SINGAPORE - For some 140 participants taking part in a heritage race in Balestier on Thursday afternoon, the $30 they paid to take part was well worth the money.
Not only did they learn more about 20 uniquely-Singaporean sites in the neighbourhood, they also helped raise funds for the underprivileged and vulnerable elderly at the Lee Ah Mooi Old Age Home.
The sites, curated by the National Heritage Board, are part of the Balestier Heritage Trail in central Singapore. It is just one of 11 such trails managed by the Government here.
Stops along the Balestier trail that participants will visit include lesser known destinations, such as the Goh Chor Tua Pek Kong Temple, Balestier Point and the Sun Yat Sen Nanyang Memorial Hall.
Another iconic landmark on the itinerary is the former Shaw Malay Film Studios, where legendary star, P Ramlee, made his films. Usually closed to the public, participants will get the rare chance to visit the site.
The first-of-its-kind race flags off at 1pm at Ramada Singapore's Balestier Ballroom, but the participants, many of whom are geared up in t-shirts, shorts and sneakers, are already raring to go.
To complete the challenge, they have to visit as many sites as possible within two hours to get their "passports", given out at the start point, stamped at each of the 20 locations.
The team or individual that finishes the race with the most number of stamps will win $1,800. Those in second and third places win $1,000 and $500 respectively. The cash prizes are sponsored by travel companies such as Abacus International, Trust International and Infor.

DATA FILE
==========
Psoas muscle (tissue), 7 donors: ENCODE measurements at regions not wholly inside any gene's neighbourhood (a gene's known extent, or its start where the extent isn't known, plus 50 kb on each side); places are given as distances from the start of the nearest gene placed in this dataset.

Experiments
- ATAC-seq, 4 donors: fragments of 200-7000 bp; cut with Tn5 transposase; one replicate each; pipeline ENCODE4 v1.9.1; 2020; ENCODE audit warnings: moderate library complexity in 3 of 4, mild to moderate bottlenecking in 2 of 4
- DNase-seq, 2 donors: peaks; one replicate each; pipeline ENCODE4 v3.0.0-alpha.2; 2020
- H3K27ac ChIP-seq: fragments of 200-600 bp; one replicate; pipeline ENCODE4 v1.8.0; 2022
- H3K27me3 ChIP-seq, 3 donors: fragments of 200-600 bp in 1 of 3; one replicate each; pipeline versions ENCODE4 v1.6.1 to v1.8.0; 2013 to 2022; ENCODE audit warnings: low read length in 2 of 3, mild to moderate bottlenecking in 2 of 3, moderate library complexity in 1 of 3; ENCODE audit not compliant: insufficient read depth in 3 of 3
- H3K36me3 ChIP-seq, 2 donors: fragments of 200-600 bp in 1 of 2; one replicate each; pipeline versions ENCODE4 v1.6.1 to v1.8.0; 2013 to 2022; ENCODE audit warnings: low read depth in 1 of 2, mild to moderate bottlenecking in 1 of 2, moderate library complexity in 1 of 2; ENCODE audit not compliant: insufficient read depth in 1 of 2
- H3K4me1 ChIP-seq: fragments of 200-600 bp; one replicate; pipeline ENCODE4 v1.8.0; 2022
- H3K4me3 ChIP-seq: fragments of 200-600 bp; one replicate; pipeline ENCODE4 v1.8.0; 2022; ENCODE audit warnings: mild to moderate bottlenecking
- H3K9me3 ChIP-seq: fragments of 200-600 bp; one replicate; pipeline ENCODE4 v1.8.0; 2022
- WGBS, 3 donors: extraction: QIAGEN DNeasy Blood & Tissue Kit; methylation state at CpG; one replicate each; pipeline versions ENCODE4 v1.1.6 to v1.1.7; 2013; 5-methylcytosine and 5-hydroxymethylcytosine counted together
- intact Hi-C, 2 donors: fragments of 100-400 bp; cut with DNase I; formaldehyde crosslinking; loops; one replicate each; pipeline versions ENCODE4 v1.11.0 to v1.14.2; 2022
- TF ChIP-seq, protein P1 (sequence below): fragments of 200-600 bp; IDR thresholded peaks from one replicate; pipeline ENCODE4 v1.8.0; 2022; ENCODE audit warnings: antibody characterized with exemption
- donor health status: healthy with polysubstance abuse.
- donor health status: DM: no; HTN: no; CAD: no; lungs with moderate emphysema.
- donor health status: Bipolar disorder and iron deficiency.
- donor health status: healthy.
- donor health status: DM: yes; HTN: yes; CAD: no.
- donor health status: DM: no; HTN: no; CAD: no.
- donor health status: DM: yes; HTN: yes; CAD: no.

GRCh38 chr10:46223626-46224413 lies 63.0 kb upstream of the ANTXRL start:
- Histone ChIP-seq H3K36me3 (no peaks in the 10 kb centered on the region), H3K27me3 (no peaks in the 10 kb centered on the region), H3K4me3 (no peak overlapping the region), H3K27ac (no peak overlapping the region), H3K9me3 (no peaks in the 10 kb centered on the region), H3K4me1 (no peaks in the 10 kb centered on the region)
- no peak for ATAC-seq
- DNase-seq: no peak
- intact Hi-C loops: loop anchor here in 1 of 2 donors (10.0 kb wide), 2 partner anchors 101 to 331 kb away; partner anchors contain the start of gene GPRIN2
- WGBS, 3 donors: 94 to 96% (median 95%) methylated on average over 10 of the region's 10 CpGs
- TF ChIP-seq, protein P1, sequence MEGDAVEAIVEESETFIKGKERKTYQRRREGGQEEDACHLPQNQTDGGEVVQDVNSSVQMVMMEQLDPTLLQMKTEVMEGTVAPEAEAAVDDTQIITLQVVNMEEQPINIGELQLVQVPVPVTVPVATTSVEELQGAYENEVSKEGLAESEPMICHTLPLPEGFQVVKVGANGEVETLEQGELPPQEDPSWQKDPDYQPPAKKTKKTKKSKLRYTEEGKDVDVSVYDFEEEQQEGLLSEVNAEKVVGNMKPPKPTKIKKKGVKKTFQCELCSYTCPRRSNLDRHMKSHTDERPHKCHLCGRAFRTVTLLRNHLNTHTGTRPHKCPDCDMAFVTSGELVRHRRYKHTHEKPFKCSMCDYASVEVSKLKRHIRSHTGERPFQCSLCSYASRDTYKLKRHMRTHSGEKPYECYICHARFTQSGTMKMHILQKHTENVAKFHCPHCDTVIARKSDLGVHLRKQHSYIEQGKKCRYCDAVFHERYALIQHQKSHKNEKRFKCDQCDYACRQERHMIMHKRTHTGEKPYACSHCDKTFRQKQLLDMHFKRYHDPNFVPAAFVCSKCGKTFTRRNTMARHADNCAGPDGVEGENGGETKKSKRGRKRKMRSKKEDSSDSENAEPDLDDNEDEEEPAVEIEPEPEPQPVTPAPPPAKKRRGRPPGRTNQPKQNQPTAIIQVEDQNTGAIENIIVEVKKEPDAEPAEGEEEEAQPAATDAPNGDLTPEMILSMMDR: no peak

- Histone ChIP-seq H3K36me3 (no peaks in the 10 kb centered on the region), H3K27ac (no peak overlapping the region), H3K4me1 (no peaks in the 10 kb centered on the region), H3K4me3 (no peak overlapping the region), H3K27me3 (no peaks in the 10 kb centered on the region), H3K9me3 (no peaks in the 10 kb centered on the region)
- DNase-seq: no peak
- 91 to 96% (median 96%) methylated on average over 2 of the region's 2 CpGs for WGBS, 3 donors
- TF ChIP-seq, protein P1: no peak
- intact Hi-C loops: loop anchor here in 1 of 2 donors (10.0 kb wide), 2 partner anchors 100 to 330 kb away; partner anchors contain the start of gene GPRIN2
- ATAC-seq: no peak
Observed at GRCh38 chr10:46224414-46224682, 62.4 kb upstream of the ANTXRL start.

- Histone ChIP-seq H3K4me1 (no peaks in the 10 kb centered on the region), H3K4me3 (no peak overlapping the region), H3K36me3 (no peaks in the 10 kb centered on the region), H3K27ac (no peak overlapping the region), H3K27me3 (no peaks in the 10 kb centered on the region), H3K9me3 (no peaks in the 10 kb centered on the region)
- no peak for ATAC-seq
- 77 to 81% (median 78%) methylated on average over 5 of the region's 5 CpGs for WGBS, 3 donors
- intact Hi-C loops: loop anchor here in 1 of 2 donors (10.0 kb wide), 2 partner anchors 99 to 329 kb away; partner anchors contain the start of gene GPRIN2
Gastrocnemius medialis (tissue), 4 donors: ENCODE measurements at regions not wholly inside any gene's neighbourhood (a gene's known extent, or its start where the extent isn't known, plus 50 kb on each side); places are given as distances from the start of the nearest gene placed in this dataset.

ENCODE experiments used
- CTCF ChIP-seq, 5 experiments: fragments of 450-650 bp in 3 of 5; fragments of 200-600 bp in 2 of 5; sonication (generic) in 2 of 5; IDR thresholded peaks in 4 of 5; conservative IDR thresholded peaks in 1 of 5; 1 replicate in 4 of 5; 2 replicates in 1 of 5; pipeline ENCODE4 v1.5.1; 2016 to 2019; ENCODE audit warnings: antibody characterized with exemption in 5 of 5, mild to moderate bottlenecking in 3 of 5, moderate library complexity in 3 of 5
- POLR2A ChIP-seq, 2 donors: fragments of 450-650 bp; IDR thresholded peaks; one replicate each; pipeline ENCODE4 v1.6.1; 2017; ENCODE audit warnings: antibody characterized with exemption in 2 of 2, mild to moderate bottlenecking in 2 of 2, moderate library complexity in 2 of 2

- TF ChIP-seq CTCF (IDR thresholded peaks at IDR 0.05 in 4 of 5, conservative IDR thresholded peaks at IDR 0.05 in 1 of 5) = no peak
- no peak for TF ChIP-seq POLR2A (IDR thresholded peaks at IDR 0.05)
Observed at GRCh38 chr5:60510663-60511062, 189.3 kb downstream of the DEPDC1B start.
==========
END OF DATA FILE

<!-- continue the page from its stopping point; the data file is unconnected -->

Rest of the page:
"The Balestier area is one of Singapore's best kept secrets and we want people to learn about how special this precinct is. The race was a good way of bringing out those stories and we are delighted to be the organiser of the first Heritage Race," said Mr Tony Cousens, general manager at Ramada and Days Hotels Singapore At Zhongshan Park, one of those behind the event.
The other organiser is Shy Ventures, a travel consultancy firm owned by Ms Yeoh Siew Hoon, who conceived the idea of having a heritage race. It is also supported by travel-related companies such as Booking.com, Skyscanner, TripAdvisor and Starwood Hotels and Resorts.
Organisers hope the race will bring out the stories of the Balestier district, which is rich in history and culture as it dates back more than 180 years.
The first Heritage Race here is part of a series that aims to uncover 20 local stories in 120 minutes anywhere - both in Singapore and the region. It can be adapted to any local environment or theme, and support any local charity that supports the elderly and which is identified by local organisers, said Ms Yeoh.
Those interested in hosting similar heritage races can log on to www.heritagerace.com for more information.